With widespread support from local legislature, Denham says a strategy was approved which, at present, provides “the only tools” to protect the quality of our waters and “ensure compliance” with State-mandated regulations that, as Denham notes, will surely be enforced.
Denham informed the Delegation that the adopted policies specifically provide means to control storm water runoff, issues associated with fertilizer and septic waste removal.
Despite the support of local legislators who Denham describes as cognizant of the manner in which water quality “impacts business, tourism, property values and our entire way of life,” Denham expressed concern that efforts are underway to pre-empt local government from utilizing the tools developed to correct the problem.
Denham expresses concern that legislators, on a state level, will cave to corporate influences he portrays as intent on undoing locally adopted ordinances. He encouraged the Lee Delegation to work on behalf of all residents and prevent the pre-emption of local ability to protect water quality.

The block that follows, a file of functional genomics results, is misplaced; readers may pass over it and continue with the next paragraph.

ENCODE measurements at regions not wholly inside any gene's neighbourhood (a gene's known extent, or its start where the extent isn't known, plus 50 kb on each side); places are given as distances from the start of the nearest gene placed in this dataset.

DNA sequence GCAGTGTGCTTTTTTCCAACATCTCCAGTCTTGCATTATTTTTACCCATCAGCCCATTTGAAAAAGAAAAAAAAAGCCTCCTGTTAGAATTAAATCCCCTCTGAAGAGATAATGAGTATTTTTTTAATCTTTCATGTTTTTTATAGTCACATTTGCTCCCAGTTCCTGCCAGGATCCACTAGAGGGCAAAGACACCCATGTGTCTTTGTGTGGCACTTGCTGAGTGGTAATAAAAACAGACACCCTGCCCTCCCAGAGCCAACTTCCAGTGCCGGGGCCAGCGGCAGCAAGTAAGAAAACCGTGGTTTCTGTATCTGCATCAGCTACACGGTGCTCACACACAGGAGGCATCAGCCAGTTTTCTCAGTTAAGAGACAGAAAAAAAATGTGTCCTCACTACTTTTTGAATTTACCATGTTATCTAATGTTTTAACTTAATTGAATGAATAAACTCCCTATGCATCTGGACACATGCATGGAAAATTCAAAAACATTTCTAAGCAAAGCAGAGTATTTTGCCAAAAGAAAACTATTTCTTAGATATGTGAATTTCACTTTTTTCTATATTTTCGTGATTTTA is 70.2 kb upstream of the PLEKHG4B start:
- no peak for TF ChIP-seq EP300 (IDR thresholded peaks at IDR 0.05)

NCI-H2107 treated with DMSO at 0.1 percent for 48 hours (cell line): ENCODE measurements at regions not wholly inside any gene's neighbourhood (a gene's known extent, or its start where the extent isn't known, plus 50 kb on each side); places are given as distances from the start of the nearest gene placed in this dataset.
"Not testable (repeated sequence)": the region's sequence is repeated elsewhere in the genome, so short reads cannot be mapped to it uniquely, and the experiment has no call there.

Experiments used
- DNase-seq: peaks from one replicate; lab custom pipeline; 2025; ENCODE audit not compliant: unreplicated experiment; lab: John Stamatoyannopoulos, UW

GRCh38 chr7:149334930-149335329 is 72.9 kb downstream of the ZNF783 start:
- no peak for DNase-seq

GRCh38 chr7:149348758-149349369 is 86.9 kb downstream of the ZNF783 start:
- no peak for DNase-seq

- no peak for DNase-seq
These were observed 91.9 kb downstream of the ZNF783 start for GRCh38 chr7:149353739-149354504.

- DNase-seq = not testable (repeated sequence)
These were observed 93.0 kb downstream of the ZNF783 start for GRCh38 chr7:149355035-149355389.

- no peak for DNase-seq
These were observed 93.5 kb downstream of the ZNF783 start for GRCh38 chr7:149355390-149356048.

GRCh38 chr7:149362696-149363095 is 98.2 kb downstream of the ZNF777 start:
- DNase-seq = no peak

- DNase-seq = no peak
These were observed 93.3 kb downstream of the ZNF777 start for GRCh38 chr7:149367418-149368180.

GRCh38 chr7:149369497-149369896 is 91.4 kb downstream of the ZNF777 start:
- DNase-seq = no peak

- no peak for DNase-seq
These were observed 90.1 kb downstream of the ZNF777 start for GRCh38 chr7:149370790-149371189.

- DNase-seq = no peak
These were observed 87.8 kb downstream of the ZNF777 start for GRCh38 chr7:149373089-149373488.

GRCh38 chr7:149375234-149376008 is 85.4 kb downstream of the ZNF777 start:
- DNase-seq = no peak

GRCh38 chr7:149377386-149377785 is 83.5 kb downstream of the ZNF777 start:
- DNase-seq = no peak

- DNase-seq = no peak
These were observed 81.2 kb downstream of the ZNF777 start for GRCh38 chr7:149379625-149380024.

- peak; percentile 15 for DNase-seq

While this has been a frequent issue in recent years, and legislative bills have come and gone, Denham says a current issue exists with measures that would alter a program called TMDL (Total Maximum Daily Load). TMDL essentially relates to numeric criteria associated with allowable amounts of nutrients discharged in water.
Jim Beaver of the Southwest Florida Regional Planning Council is also expressing concern for TMDL, but more specifically House Bill 421 and Senate companion Bill (SB604). These, says Beaver, are new incarnations of corporate tactics to skirt around the rules. He is concerned that failure to follow local policies will undo what he notes have been “measurable improvements.”
As with Denham, Beaver expressed disappointment that state leaders are not being more supportive for an issue so vital to the economy.
“I can’t understand any state that doesn’t want clean water,” said Beaver, “But, that seems to be the policy of our Governor and the agencies under his direction.”